Federal government ignoring elder abuse crisis, lawyer says
A Queensland lawyer has called on federal politicians to follow the lead of the Queensland government in combating elder abuse.
Bennett & Philp Lawyers senior associate Charlie Young, who specialises in elder law, praised the Queensland government’s introduction of the Guardianship and Administration and Other Legislation Amendment Bill 2017 earlier this month.
The bill proposes new laws to protect the elderly from financial abuse. These include tougher sanctions for guardians, administrators or people holding power of attorney who financially abuse the elderly, according to a statement from Bennett & Philp.
Mr Young endorsed the recommendations of the Australian Law Reform Commission’s investigation into elder abuse, delivered earlier this year, but said the report has received little attention at the federal level.
The recommendations included the establishment of a national online register for enduring power of attorney documents, legislative changes to increase accountability of aged care providers when elder abuse occurs, and improved guidelines for banks to report suspicious transactions.
“We need a formal register of all valid EPAs [enduring powers of attorney], because it can be difficult for anyone to know, without speaking to the person who created it, whether a particular EPA is current or has been replaced or cancelled,” Mr Young said.
“A person with a signed EPA can turn up at the bank and access the accounts of the person who gave the power of attorney. The banks don’t know which EPAs are current or not, so they have no way to determine whether an EPA is still valid.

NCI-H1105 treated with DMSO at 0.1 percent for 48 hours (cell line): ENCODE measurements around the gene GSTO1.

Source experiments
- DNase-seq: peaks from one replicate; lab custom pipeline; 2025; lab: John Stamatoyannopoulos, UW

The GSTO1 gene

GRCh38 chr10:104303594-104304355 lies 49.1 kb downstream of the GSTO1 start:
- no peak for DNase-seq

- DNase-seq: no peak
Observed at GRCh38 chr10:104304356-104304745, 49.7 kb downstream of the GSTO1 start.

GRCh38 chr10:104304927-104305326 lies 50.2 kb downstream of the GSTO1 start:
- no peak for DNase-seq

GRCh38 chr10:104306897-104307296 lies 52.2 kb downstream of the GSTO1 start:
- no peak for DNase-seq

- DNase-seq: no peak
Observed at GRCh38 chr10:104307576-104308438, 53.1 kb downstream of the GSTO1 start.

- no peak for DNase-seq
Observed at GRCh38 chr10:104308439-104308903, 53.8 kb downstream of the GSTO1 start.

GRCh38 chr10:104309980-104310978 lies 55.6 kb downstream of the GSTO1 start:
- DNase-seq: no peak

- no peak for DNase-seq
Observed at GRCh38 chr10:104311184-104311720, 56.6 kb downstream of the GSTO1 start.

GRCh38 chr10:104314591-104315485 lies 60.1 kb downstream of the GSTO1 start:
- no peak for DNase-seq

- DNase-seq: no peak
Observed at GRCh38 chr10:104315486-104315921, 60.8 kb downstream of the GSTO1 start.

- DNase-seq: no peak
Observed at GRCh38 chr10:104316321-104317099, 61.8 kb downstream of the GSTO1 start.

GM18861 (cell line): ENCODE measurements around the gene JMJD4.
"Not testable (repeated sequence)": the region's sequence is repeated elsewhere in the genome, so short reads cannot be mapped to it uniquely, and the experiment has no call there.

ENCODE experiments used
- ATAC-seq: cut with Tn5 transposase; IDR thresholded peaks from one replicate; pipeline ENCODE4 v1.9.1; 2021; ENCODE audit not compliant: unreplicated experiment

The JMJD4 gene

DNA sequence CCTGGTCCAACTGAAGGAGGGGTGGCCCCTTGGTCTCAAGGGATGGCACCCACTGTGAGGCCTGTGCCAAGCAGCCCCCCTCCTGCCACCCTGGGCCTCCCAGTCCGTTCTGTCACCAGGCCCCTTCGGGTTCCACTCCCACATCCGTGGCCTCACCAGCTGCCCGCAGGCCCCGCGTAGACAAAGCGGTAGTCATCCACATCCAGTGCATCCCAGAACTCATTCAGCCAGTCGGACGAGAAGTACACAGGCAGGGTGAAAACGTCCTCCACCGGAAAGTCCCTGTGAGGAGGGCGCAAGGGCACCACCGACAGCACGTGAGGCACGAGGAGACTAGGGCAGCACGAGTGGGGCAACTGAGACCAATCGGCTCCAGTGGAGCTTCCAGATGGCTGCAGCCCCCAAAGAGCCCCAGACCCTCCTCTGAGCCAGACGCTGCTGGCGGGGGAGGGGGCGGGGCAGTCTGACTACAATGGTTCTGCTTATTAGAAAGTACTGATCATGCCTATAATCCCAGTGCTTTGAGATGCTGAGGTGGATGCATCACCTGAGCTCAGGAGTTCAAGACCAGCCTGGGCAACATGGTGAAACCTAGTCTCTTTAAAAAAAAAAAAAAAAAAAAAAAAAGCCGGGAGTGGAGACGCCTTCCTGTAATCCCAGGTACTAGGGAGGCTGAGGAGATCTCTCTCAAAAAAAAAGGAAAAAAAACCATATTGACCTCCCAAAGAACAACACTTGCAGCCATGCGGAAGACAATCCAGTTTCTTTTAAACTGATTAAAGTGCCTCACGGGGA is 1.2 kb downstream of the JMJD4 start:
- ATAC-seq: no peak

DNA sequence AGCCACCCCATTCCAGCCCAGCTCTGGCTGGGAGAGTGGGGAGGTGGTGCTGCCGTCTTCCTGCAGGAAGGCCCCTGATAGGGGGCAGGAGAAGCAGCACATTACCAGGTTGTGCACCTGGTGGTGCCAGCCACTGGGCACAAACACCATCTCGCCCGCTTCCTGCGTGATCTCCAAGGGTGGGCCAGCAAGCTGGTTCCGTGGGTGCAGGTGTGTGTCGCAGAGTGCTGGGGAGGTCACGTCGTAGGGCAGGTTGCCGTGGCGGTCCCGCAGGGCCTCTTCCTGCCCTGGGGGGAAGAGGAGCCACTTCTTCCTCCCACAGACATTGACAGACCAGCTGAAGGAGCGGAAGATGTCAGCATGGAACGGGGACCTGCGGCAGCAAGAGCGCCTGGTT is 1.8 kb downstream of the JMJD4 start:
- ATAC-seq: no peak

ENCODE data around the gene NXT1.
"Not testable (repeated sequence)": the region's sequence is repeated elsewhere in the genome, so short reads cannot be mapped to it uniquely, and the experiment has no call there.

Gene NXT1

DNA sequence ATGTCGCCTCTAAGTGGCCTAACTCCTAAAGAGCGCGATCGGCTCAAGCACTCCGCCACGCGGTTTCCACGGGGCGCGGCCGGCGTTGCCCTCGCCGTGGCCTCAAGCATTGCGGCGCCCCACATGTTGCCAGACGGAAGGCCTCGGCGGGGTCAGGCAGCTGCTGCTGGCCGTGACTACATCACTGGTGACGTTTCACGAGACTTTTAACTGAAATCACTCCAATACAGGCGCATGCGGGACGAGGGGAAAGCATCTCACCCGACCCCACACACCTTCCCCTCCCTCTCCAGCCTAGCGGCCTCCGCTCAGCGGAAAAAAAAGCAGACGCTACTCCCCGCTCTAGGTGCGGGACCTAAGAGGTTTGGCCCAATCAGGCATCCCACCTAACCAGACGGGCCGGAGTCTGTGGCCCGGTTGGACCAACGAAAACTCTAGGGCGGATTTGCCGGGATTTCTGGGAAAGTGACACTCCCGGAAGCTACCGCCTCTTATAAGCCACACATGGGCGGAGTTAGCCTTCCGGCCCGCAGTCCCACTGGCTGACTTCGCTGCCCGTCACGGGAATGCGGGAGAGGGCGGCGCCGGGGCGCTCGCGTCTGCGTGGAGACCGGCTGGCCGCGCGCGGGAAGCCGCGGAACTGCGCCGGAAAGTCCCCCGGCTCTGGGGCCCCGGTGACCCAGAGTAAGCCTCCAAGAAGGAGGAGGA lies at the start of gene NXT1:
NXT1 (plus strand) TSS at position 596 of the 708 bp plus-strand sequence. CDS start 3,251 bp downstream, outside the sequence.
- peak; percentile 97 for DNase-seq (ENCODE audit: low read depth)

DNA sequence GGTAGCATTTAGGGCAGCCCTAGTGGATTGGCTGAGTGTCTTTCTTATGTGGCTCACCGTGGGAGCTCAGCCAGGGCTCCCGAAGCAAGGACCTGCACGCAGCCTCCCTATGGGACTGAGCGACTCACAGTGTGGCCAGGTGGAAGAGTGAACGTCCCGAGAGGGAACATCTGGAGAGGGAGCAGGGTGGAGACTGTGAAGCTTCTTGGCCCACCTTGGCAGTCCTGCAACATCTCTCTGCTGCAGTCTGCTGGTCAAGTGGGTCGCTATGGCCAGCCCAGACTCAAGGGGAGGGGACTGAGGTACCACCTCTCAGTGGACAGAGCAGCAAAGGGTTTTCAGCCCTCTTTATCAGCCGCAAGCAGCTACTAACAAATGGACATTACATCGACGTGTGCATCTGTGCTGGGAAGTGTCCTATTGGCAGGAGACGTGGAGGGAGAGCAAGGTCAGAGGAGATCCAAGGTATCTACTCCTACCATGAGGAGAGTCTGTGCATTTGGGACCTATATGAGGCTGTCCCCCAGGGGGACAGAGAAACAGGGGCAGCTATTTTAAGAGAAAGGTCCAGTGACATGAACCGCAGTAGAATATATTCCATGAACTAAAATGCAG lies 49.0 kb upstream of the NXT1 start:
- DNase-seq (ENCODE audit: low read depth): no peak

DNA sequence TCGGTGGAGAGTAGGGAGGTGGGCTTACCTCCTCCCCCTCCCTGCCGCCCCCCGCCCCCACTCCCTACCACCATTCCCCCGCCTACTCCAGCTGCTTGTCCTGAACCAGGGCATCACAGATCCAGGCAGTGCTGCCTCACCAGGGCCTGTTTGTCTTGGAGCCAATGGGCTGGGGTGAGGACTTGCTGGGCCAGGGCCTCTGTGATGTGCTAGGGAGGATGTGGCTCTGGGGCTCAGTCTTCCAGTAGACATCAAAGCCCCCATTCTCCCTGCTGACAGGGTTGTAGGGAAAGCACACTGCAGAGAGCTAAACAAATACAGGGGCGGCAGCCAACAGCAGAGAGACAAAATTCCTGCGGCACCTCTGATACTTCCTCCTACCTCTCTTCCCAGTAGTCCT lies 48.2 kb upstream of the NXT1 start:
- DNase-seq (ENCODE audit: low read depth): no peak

“Abuses of the enduring power of attorney system are just one example of the growing crisis in elder abuse throughout Australia.”
Mr Young’s comments came as Australia’s independent Aged Care Complaints Commissioner announced that there had been a significant spike in elder abuse complaints.
The commissioner’s 2016-17 report revealed a 20 per cent year-on-year increase in the number of complaints, totalling 4,713.
“I don’t think the rise in complaints shows deteriorating standards of care,” Commissioner Rae Lamb said in a statement yesterday.
“Certainly, we see instances where care has been very poor, and there are still people who should complain who don’t. Nonetheless, the number of complaints has to be balanced against the fact that more than one million people receive aged care.”
Federal minister for aged care Ken Wyatt said he welcomed the news that more people were receiving assistance, although in a perfect world the service would not be necessary.
“We are committed to accountability because every older Australian who needs aged care support deserves a quality service that is safe and meets their individual requirements,” he said.
The report showed that the commissioner resolved 75 per cent of complaints within 30 days.
“Consumers and advocates can have confidence in the impartiality and independence of the commissioner,” Mr Wyatt said.
“If you have a problem and talking to the aged care service hasn’t resolved the issue, the Complaints Commissioner is there to make sure your concerns are dealt with fairly and in a timely fashion.”